Digital images are composed of square pixels, and pixel size is a major factor affecting image quality. The resolution of an image is expressed as the number of pixels per (linear) inch (ppi), or pixels per centimeter. Smaller pixels result in higher image resolution, which generally indicates better image quality. With scanned images, the resolution is also a measure of how much information has been captured from the original artwork.
At relatively low resolution, such as 75 ppi, lines, edges, and character shapes in an image can appear jagged.
When you scan your photos with another application, you should keep the following questions in mind to help you decide on an appropriate resolution:
Because resizing tends to blur an image, you can use the Unsharp Mask filter to sharpen it. For more information, see Sharpen Filters.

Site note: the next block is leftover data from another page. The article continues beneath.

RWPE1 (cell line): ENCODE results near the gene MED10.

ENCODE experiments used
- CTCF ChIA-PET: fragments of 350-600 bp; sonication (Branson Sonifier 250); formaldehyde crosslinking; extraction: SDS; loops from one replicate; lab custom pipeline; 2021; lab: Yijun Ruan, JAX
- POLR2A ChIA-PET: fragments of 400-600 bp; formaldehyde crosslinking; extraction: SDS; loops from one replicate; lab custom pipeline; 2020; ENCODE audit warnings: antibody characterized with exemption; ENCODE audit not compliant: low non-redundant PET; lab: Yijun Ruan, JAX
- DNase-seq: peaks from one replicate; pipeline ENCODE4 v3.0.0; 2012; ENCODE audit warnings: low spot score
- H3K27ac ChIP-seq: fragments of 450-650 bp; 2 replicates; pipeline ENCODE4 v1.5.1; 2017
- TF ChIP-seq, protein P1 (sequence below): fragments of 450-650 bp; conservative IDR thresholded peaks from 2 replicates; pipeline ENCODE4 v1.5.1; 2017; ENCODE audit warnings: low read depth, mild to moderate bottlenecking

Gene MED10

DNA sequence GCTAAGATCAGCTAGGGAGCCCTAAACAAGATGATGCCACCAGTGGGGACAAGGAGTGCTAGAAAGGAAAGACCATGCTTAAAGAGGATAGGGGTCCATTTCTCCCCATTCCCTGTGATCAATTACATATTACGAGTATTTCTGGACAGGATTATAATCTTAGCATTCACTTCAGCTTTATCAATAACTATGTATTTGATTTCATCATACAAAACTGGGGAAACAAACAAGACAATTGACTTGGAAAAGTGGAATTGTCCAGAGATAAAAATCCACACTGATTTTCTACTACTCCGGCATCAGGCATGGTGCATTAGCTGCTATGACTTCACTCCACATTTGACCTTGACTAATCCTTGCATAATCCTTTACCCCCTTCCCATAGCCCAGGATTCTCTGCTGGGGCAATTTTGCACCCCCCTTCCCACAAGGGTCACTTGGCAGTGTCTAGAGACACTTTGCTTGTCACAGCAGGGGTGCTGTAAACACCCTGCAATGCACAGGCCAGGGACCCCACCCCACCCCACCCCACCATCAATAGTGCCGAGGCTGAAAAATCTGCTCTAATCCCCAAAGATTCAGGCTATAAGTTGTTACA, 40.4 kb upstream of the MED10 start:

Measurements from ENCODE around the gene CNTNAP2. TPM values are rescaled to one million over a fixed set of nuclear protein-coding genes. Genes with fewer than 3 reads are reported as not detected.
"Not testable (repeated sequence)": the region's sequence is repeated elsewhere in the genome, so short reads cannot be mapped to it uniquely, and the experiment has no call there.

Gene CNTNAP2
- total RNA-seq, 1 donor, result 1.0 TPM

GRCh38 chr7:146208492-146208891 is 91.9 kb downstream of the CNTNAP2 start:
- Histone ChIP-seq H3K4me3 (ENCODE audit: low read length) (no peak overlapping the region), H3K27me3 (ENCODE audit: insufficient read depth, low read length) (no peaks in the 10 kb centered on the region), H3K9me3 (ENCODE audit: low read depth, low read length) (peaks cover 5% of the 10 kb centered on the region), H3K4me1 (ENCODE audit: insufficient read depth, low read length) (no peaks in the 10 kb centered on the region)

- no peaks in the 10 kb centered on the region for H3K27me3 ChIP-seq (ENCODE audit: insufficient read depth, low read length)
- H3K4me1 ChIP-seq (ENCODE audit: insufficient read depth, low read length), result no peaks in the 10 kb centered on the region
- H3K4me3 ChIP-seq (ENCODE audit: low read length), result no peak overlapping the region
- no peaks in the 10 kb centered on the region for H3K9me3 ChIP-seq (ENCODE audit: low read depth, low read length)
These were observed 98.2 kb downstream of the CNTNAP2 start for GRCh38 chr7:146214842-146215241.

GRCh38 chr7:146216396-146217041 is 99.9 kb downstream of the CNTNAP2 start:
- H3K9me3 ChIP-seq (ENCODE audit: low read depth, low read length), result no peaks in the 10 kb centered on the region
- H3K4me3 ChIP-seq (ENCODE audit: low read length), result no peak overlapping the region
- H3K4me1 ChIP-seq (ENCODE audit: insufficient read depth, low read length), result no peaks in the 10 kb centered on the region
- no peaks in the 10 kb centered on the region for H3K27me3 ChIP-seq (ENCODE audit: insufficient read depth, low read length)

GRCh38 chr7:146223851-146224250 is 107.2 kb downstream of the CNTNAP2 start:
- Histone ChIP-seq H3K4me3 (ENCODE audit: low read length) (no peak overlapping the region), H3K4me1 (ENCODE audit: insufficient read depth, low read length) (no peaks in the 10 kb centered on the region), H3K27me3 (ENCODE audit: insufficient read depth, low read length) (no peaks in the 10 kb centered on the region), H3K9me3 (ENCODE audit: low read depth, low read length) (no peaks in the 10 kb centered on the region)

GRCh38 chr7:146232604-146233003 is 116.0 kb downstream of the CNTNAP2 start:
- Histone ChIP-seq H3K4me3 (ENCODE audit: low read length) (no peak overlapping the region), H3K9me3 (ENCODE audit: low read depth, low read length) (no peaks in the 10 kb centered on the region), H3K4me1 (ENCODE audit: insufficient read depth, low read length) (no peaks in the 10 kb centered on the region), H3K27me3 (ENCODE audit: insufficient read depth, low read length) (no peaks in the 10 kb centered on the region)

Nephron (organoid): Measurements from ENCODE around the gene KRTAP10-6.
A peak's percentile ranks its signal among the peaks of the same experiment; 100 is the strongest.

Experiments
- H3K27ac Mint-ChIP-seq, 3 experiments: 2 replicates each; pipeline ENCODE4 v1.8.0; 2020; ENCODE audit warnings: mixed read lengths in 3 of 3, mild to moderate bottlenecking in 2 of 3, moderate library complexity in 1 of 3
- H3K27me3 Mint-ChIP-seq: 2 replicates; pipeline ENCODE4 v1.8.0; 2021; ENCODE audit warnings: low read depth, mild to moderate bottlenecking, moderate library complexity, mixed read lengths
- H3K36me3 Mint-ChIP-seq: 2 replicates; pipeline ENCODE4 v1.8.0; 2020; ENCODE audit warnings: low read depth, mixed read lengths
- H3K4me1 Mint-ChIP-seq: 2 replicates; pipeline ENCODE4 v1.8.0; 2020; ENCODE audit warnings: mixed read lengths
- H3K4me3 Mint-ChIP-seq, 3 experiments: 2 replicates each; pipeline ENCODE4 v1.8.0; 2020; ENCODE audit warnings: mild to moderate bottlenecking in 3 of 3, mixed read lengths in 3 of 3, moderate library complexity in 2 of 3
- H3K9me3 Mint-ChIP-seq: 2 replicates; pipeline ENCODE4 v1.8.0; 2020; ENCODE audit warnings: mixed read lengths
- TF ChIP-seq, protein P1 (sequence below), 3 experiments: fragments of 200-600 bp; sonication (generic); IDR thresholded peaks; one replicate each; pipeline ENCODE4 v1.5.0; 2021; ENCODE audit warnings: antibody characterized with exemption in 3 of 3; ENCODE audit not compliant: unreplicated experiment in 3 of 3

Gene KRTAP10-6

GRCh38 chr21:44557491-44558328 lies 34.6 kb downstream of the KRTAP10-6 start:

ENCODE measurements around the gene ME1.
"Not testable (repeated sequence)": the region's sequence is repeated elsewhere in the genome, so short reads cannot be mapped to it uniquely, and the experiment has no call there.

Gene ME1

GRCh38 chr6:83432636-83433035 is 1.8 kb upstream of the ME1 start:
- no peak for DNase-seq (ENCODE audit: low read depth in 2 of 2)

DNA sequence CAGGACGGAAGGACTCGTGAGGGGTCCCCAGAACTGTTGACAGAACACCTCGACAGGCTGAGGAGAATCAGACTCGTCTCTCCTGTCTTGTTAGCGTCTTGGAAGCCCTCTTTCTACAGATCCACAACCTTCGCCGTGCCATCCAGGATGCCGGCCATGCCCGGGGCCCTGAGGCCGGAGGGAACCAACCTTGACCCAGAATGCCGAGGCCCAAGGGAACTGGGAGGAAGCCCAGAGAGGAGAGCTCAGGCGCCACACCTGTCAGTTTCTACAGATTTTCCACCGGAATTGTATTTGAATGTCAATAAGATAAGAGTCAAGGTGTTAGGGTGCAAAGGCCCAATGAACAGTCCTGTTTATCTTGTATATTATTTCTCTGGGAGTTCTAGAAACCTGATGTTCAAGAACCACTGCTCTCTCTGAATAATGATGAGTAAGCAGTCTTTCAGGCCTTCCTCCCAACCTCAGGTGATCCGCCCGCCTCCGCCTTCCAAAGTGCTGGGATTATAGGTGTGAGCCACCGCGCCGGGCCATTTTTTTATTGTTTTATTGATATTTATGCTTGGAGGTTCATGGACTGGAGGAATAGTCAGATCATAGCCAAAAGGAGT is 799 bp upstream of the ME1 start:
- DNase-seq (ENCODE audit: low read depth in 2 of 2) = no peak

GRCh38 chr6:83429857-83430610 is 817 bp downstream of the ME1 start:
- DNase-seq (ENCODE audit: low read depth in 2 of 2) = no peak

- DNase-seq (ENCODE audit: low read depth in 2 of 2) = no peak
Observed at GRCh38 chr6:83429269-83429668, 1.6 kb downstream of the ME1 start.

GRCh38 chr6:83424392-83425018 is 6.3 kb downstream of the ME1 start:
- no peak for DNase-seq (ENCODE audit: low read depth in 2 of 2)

Talk with service bureaus and commercial printers about the screen frequency used for your projects. With this information, you can let Canvas X Draw calculate the optimal resolution for an image. (Resampling and Sharpening Images.)
Digital images, also known as raster and paint images, are composed of tiny square pixels.
The number of pixels that fit in a linear inch or centimeter is the image resolution. The resolution indicates how much information is in the image, independent of the resolution used to display the image on screen or to print it.
Low-resolution images have larger pixels and look more jagged than high-resolution images. However, while high-resolution images look smoother, they also require more memory and disk space.